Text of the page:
Tips for Managing Your Lupus This Summer

It’s no secret that exposure to the sun’s ultraviolet (UV) rays damages your skin. UVA rays are more strongly associated with sunburns and skin cancer, while UVB rays also damage skin and raise your risk for skin cancer. 

If you have the autoimmune disease lupus, though, you have extra reason to block both types of UV rays from your skin: They trigger lupus flares.

Our expert rheumatologists at Rheumatology Center of New Jersey want you to stay flare-free this summer. But they also know that if you’re deficient in Vitamin D — a hormone that your body creates when exposed to sunlight — you’re more likely to have lupus. 

Following are some tips on how to protect yourself from UV damage and flares while still getting the vitamin D you need to keep your immune system strong this summer.

Always wear sunscreen

Of course, now that summer’s in full force, you need to be extra diligent with sunscreen to avoid sunburns and flares. But if you have lupus, you have to protect your skin against UVA and UVB rays year-round, even when you’re indoors. 

Why? You have to protect yourself from the UVA rays emitted by fluorescent and halogen lights, typically found in offices and stores.

At Rheumatology Center of New Jersey, we recommend wearing sunscreen that has a sun protection factor (SPF) of at least 30 and that offers broad-spectrum protection against both UVA and UVB rays. 

You need about 2 tablespoons of sunscreen to adequately protect your entire body if you’re an adult. If you’re outdoors, don’t neglect sun-exposed areas such as:

Reapply sunscreen every two hours when you’re outdoors and after you’ve sweated, been swimming, or wiped yourself with a towel. 

You’re made for the shade

Sunscreen alone isn’t enough to protect your skin and your system from lupus flares. Heat can trigger a flare, too. 

If you must be outdoors (with sunscreen, of course), head for the shade of a tree or a picnic umbrella. Whenever possible, you should also wear:

You should also avoid peak outdoor sunlight hours, between 10am and 4pm.

Take a vitamin D supplement

Lupus affects your skin, your organs, and even your brain. Vitamin D deficiency is strongly associated with lupus. 

Both lupus and vitamin D deficiency tend to be more prevalent in African Americans and other people with dark skin tones, which blocks the sunlight your body needs to manufacture vitamin D. 

Because sunlight is a flare trigger, you shouldn’t try to get your vitamin D by exposing your skin to UVA and UVB rays without the benefit of sunscreen. Instead, we recommend taking a vitamin D supplement.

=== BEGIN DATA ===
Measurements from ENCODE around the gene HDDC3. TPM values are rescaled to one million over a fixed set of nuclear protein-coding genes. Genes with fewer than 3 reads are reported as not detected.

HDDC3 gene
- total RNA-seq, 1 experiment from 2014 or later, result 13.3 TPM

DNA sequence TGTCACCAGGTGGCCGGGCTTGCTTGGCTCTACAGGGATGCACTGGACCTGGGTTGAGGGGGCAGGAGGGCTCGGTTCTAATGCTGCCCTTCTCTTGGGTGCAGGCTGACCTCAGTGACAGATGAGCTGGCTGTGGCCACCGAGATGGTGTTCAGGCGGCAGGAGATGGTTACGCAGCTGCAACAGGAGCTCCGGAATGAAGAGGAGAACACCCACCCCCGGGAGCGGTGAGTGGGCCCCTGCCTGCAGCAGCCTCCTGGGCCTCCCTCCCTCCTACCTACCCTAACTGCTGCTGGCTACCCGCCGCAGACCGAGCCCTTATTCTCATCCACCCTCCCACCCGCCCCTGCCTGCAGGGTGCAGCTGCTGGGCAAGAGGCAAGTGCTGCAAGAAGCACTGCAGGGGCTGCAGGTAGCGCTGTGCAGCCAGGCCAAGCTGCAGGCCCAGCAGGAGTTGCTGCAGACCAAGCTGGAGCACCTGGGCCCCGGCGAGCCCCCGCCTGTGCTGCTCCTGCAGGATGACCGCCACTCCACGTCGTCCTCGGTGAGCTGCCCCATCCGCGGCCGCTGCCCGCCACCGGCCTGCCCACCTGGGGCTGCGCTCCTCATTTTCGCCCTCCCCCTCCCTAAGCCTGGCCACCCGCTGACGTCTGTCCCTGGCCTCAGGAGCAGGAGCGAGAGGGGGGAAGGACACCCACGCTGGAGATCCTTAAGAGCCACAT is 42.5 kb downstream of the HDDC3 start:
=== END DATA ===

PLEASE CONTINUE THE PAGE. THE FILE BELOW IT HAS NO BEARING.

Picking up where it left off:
We give you a blood test to determine your current vitamin D levels, then prescribe a supplement based on those values.

If you’re deficient in vitamin D, you may need to start at a high dose, such as a weekly 50,000 IU capsule of vitamin D2 for eight weeks, followed by 1,000-2,000 IU of vitamin D3 daily. 

We check your levels again after three months and make adjustments based on your new values. 

If you’re worried about your vitamin D levels or have a lupus flare, contact us right away. Call our nearest location or request an appointment using our online tool. We have offices in Somerville, Flemington, and Monroe, New Jersey. We offer telemedicine appointments, too.

You Might Also Enjoy...

Is This What's Causing Your Inflammation?

You’ve been diagnosed with an autoimmune condition that’s left you with inflammation throughout your body. Although the actual causes of autoimmune diseases are often unknown, we do know what triggers — and subdues — inflammation.

Reduce Your Risk of Fractures with Prolia

If you’ve been diagnosed with osteoporosis, you may wonder how to increase your bone density and reduce your risk of fractures. If you take calcium and vitamin D and exercise every day, is that enough? Or is there something else you can do?

5 Things That Put You at Risk for Lupus

Whether lupus runs in your family or you know somebody who has it, you may wonder, “Am I next?” Although nobody knows exactly what causes lupus, certain factors put you at increased risk for developing this autoimmune disease.

What to Expect During Your Bone Scan

If you’re ready for your first bone scan, you may wonder what’s involved. Will it hurt? Does it take a long time? Do you have to prepare ahead of time? A bone scan is an essential part of keeping tabs on your health as you age. Here’s what to expect.

The Link Between Sun Sensitivity and Lupus

If you have lupus, chances are you’re extra sensitive to the damaging effects of the sun’s ultraviolet (UV) rays. While everyone should limit their UVA and UVB exposure to minimize skin cancer risk, when you have lupus, the stakes are even higher.

Is Arthritis Hereditary?

You love family gatherings for the good food, good vibes, and all the memories you share and make. But you’ve noticed something: A lot of your older relatives have arthritis. Their gnarled fingers and hobbling gaits worry you. Are you next?